YouTube has announced a new series on content for political candidates, called Spotlight. Candidates will be able to ask the YouTube community a question and monitor comments and video responses sent in from users. They'll then get a chance to respond to the group discussion later in the week. The goal is to provide an open forum for users to know candidates a little better, and for people to ask questions directly--an option that's historically been out of reach (outside members of the press or those involved in campaign events). The project is also taking advantage of a wide audience with YouTube's staggering user base and demographic of 18- to 55-year-olds.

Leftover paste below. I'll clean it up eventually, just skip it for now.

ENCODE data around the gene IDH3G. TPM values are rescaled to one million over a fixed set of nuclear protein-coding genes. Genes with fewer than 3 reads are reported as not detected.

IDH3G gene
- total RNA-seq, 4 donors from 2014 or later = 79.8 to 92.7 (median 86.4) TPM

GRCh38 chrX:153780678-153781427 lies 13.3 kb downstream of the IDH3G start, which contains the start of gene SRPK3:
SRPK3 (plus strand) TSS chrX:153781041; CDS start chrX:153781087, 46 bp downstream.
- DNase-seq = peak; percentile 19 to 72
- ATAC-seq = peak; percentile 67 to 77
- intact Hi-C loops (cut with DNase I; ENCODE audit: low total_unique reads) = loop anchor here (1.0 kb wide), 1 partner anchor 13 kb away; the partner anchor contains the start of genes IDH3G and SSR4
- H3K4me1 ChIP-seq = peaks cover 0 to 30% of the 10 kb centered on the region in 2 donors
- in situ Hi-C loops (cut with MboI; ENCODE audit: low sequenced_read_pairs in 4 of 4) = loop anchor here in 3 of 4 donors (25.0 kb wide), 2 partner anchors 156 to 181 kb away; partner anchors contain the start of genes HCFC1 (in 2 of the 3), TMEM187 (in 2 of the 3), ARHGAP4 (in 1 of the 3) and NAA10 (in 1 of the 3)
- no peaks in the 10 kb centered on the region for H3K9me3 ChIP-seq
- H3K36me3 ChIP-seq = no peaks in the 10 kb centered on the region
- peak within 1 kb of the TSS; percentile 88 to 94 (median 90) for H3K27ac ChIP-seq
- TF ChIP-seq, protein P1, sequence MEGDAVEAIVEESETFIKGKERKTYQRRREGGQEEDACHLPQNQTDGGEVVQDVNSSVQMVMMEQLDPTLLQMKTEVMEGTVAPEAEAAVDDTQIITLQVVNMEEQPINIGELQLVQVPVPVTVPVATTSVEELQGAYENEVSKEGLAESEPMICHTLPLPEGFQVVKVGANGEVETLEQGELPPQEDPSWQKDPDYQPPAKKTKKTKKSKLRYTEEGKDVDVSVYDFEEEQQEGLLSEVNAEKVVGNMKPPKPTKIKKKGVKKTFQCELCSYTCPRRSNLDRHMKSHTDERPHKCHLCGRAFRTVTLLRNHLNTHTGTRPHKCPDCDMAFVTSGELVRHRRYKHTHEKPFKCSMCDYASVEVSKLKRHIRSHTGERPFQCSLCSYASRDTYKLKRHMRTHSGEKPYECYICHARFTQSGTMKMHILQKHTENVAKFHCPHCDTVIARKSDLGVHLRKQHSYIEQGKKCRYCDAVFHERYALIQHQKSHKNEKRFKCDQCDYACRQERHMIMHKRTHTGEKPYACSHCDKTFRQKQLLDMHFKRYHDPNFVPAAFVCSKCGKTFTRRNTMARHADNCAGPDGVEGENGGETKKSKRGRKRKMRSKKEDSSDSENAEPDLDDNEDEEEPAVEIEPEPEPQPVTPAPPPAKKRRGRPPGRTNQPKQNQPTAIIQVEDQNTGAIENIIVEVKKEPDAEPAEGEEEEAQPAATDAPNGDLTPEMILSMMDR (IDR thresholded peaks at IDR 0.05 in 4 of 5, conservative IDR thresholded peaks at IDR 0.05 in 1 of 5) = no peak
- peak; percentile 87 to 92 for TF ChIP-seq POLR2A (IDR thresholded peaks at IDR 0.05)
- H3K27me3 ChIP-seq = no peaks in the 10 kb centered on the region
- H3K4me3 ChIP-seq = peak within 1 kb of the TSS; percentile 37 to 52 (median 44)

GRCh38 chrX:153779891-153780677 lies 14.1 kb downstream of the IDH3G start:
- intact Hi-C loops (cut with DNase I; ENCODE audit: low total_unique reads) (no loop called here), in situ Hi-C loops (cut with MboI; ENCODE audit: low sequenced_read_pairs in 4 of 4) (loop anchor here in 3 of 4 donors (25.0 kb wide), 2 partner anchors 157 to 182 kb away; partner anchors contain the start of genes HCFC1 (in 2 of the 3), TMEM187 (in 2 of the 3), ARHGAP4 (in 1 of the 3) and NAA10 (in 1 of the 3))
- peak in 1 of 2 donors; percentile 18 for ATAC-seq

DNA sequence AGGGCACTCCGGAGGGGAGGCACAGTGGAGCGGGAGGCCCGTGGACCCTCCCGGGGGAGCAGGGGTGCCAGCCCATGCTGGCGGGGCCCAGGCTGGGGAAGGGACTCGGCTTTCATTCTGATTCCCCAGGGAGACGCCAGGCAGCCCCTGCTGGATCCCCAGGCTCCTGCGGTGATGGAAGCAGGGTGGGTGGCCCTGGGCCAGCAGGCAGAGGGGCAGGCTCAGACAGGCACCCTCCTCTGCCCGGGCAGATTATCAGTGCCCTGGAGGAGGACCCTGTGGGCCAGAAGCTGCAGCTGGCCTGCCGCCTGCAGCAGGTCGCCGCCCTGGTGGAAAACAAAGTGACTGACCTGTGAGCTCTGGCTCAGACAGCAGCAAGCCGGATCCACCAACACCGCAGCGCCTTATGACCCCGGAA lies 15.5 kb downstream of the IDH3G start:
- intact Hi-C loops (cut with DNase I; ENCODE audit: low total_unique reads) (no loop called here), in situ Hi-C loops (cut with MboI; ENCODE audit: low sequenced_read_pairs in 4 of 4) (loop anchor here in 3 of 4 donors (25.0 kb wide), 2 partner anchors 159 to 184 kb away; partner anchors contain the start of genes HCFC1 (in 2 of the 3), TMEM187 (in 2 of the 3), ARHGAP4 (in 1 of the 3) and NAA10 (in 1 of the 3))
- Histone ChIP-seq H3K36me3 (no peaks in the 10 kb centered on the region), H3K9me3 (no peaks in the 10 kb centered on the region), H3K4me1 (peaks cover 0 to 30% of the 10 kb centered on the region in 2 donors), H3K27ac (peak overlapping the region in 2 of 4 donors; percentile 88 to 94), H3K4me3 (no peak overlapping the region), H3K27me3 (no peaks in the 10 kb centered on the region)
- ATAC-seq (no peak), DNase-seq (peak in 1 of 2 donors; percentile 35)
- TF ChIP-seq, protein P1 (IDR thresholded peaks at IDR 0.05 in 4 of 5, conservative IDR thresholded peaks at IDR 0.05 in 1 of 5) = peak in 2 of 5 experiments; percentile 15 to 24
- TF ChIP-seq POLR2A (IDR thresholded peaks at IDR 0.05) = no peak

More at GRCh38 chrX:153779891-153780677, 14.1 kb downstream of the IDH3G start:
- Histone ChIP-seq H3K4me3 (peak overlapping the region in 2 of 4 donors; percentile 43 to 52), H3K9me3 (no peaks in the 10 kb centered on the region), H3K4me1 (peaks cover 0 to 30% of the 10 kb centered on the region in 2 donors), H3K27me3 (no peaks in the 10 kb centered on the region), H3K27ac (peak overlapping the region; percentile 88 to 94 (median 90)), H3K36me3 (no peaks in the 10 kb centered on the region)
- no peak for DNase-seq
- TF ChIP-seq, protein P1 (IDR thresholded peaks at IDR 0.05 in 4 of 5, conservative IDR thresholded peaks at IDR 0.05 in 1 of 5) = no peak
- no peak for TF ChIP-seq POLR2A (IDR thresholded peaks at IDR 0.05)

The first politician on the hot seat is Republican and former Massachusetts Governor Mitt Romney, with a 1-minute video titled "What Do You Believe Is America's Single Greatest Challenge?" There will be new politicians each week, leading up to the primaries.
YouTube's blog is currently recommending that users get "thoughtful and creative" with their video responses, although without basic moderation requirements, things could get a little out of hand. In contrast, MySpace's candidate solution is a little more glossy, with edited candidate pages and resyndicated campaign promotion material. That is, until the service's mock primaries in January.
It will be interesting to see who's up next.